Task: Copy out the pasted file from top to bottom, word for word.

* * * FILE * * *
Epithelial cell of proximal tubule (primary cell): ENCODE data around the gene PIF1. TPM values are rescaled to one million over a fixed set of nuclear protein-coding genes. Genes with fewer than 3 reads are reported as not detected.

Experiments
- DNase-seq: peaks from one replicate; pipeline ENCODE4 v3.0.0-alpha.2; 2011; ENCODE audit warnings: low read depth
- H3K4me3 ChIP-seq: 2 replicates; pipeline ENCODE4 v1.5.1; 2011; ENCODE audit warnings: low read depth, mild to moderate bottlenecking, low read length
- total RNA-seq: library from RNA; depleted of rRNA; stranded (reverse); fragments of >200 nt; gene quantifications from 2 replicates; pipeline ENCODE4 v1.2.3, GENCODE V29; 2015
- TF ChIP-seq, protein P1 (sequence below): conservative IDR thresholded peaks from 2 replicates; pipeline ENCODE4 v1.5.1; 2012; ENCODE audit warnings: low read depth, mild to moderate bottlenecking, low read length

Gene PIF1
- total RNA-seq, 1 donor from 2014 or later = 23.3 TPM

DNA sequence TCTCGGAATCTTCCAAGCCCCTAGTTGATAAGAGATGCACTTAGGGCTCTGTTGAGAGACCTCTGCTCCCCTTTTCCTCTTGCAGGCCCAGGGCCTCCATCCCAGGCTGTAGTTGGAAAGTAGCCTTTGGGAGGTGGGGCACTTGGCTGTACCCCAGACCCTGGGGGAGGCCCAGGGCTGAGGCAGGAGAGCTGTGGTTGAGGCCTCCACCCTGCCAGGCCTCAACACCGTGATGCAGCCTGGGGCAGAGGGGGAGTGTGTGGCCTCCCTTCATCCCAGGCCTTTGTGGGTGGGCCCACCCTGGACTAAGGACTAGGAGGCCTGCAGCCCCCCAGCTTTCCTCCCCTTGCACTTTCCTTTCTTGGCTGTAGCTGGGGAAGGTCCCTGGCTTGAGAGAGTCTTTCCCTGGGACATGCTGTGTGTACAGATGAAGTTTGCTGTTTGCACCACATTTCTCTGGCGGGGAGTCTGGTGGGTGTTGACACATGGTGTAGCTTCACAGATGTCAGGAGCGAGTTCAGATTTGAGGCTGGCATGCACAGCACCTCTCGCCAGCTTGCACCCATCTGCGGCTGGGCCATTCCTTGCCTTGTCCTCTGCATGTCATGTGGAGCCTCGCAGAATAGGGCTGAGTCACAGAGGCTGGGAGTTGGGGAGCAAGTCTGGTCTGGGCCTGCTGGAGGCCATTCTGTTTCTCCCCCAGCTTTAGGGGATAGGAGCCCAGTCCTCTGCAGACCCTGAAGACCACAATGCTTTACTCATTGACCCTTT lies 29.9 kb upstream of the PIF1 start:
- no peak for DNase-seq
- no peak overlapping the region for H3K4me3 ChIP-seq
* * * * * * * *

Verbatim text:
Epithelial cell of proximal tubule (primary cell): ENCODE data around the gene PIF1. TPM values are rescaled to one million over a fixed set of nuclear protein-coding genes. Genes with fewer than 3 reads are reported as not detected.

Experiments
- DNase-seq: peaks from one replicate; pipeline ENCODE4 v3.0.0-alpha.2; 2011; ENCODE audit warnings: low read depth
- H3K4me3 ChIP-seq: 2 replicates; pipeline ENCODE4 v1.5.1; 2011; ENCODE audit warnings: low read depth, mild to moderate bottlenecking, low read length
- total RNA-seq: library from RNA; depleted of rRNA; stranded (reverse); fragments of >200 nt; gene quantifications from 2 replicates; pipeline ENCODE4 v1.2.3, GENCODE V29; 2015
- TF ChIP-seq, protein P1 (sequence below): conservative IDR thresholded peaks from 2 replicates; pipeline ENCODE4 v1.5.1; 2012; ENCODE audit warnings: low read depth, mild to moderate bottlenecking, low read length

Gene PIF1
- total RNA-seq, 1 donor from 2014 or later = 23.3 TPM

DNA sequence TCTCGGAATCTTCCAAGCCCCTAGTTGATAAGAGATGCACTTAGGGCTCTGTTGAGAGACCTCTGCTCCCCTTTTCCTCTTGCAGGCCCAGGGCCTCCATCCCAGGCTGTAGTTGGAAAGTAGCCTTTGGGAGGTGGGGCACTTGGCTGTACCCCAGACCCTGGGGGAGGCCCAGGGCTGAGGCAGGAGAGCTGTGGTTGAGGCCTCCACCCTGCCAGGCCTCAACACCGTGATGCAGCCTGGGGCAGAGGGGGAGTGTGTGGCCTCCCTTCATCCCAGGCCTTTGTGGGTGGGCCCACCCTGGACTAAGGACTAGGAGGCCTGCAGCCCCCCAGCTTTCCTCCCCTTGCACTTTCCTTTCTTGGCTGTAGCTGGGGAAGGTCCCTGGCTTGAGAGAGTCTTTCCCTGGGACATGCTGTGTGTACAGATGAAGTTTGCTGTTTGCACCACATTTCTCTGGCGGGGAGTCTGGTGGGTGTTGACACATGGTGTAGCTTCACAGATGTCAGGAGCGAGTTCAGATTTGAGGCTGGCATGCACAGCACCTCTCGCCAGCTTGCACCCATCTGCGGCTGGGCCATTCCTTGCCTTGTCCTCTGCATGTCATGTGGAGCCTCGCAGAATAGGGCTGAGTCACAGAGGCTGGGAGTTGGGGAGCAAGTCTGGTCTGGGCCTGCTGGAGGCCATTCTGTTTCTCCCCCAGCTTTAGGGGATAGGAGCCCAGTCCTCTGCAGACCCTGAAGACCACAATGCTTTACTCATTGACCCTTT lies 29.9 kb upstream of the PIF1 start:
- no peak for DNase-seq
- no peak overlapping the region for H3K4me3 ChIP-seq